Ending with dignity - Wife recalls husband’s last four years at MLHS Memory Care Unit

“Life was good for us,” Carol Perrin, 79, of Mora, said about the relationship she had with her husband, Lynn. “We teased each other, and I had so much fun with my very good friend, my husband.”

But when Lynn went into the hospital to have a tumor from melanoma removed, he had a great deal of difficulty coming out of anesthesia. She noticed, after that, he never really went back to his old self.

There were the repetitious questions, and the same things said over and over. At first, he noticed this himself. He would have a bout of this, but then all would go back to normal. For a while.

When he started to imagine things (like her car rolling down the hill), or believe she was someone else, Carol knew it wasn’t just “old age.” She says Dr. Virnig, at MLHS, spent time with her husband’s case.  “I felt like he was just not going to give up on us, he was going to keep helping us till we found out exactly what was going on,” Carol says.

It was hard for her to convince others that all of this was happening, though, because when he was okay, he was really okay. When events, some highly inappropriate, started happening on a continual basis, Lynn was admitted into MLHS’s Senior Care Unit, for short term observation and testing. He was finally diagnosed with Lewy body dementia.

One Sunday, back at home, they were getting ready for church, and she gave Lynn his shirt to put on. “I went into another room and when I came out, he was gone,” she remembers. “I got into the car and drove frantically all around, and finally found him, standing there trying to put that shirt on.”

Carol says he made her promise she would never put him in a facility and forget about him.  That promise soon became hard to keep. Despite alarms on doors, he would escape into the night, sometimes into the woods. He would not bathe. Carol knew he had declined so much that he now had no idea any of the things he was doing were not right. The time came where she had to ask herself if she could take care of him alone at home. “I was exhausted, so much of the time I was in a state of panic, I was frustrated with the person I loved the most, and I didn’t know what else to do,” she says.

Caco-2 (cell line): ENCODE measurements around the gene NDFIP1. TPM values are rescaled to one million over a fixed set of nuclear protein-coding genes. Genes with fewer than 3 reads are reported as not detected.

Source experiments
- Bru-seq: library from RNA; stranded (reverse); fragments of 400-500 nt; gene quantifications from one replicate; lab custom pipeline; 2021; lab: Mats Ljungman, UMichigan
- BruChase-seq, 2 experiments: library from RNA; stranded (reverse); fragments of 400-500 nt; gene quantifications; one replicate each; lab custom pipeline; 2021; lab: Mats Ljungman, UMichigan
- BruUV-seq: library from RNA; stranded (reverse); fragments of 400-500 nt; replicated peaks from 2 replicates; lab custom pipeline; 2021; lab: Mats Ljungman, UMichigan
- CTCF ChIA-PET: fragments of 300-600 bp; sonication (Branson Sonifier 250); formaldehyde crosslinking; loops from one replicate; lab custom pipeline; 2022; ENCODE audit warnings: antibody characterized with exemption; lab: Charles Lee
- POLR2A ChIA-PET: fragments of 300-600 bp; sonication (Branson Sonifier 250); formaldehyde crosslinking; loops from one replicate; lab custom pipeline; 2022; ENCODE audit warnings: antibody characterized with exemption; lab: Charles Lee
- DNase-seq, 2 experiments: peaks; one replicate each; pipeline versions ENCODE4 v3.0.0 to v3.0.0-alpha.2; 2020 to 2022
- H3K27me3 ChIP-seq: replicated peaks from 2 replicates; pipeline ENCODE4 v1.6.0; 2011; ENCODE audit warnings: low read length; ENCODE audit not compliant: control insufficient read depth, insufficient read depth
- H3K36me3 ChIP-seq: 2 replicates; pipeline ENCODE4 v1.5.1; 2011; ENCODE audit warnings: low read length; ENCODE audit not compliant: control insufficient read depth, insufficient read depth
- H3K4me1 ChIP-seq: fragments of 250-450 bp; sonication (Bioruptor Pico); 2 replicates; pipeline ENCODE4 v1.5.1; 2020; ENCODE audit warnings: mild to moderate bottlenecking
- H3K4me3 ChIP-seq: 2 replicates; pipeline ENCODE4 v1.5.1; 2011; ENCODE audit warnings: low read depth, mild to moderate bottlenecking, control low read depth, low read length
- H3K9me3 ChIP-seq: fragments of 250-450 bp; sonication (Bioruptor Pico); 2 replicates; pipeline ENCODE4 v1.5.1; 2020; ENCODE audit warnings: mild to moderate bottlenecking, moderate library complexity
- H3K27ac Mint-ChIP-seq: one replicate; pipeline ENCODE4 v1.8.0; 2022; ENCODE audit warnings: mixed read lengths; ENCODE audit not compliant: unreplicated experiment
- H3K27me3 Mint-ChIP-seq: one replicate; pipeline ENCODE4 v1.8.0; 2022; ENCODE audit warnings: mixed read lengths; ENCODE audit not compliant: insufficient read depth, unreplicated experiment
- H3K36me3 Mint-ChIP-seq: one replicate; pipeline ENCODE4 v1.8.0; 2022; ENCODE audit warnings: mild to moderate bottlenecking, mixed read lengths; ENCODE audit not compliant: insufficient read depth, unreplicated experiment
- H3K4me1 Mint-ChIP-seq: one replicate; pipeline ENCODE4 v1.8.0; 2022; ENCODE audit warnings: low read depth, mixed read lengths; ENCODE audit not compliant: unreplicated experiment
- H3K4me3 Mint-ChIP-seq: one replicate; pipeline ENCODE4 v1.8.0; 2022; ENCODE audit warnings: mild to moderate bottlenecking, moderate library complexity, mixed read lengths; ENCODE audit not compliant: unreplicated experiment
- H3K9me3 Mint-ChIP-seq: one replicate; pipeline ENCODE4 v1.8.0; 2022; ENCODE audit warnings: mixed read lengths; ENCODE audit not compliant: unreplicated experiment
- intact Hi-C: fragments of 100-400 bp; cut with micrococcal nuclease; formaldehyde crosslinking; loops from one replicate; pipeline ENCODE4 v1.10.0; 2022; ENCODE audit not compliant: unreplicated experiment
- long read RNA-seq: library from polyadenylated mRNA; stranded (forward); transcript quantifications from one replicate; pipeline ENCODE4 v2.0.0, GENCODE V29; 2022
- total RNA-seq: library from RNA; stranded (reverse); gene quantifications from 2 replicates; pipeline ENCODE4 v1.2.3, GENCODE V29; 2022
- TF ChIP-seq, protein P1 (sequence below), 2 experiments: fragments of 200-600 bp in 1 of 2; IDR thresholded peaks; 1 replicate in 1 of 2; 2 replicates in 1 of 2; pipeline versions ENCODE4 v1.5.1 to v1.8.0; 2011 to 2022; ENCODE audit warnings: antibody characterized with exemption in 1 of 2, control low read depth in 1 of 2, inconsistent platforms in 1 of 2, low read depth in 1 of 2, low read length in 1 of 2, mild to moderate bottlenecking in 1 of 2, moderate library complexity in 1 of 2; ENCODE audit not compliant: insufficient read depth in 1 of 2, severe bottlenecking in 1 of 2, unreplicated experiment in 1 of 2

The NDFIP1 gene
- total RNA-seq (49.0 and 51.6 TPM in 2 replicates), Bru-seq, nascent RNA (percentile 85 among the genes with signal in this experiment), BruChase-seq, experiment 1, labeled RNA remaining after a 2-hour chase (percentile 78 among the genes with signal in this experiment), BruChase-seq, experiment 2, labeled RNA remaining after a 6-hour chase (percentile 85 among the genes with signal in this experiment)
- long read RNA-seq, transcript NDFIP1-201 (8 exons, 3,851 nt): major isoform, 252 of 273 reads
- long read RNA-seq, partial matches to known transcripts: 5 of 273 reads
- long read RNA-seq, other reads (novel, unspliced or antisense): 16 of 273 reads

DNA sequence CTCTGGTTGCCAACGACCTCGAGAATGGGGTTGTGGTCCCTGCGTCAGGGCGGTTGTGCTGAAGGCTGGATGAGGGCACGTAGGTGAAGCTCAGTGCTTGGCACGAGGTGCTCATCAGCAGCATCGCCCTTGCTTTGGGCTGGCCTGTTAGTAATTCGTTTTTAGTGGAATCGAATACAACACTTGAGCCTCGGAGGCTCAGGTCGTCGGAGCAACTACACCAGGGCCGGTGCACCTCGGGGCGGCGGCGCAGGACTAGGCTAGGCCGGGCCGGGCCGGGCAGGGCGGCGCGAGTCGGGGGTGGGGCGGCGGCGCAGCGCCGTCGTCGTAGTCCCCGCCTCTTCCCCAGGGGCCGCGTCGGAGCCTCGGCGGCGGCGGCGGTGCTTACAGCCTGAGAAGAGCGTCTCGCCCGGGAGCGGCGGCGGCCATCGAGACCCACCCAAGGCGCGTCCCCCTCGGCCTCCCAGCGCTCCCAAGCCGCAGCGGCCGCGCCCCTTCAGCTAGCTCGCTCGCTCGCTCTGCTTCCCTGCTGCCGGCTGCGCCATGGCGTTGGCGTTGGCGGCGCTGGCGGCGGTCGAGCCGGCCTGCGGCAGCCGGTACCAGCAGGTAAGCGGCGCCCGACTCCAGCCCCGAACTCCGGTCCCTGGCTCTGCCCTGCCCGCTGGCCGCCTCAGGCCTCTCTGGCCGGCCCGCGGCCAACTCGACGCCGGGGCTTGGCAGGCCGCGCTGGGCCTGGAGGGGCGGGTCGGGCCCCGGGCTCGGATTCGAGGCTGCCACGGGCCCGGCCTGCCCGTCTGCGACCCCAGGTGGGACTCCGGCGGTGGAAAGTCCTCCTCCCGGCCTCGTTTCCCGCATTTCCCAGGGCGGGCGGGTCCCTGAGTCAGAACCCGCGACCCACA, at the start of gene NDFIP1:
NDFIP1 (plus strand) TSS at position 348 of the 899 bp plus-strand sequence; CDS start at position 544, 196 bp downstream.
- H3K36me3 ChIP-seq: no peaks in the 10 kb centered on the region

Lynn was admitted into the Memory Care Unit at Mille Lacs Health System Long Term Care (nursing home). It was not an easy transition for either of them, emotionally. He knew he was not at home, and she felt guilty that he wasn’t. “I would sit and stare at him, and try to remember all our happy times,” she says, “fishing in Canada, in that peaceful place, having shore lunches, talking when we felt like it but just as comfortable sharing the time together in silence.”

Now the time together in silence felt foreign. Her very good friend seemed like an old photograph that was losing its color, and the days where he recognized her and brightened up when she came in to visit became fewer and fewer. Remembering her promise not to forget about him, every time she left, she’d say, “I’ll be back, I’ll see you tomorrow.”

“It’s a very hard thing to go through,” Carol says, “but the thing that kept me going is that the staff there was unlike any other you can imagine. Whatever I had in my head as far as a nursing home went, they were above and beyond my expectations.”

Carol says in the four years Lynn spent in the Memory Care Unit, she “never saw staff disgusted with any of the residents, they treated every single person like they were their own mother or father.” She says she remembers sometimes she’d hear a resident say a random “I love you” to staff, and “they’d say it right back, as earnestly as a family member would.”

Lynn lived an extra four years, Carol believes, because of that care. “They gave him dignity right to the end. I can’t say enough good things about it. His bed was made every day, it was a clean, beautiful space that didn’t smell, an unbelievably calm environment where you could witness caring moments all day long.”

Lynn Perrin died May 1, 2021, at age 83. Carol says the feeling of love from staff stuck with her through her husband’s death and burial. “I’ll be forever grateful to every one of them,” she says. “This is not your typical nursing home at all. It’s really an extraordinary place. That’s why I have to tell the story of his last four years. This is what I can do to remember him, how he lived those last years and who made it possible.”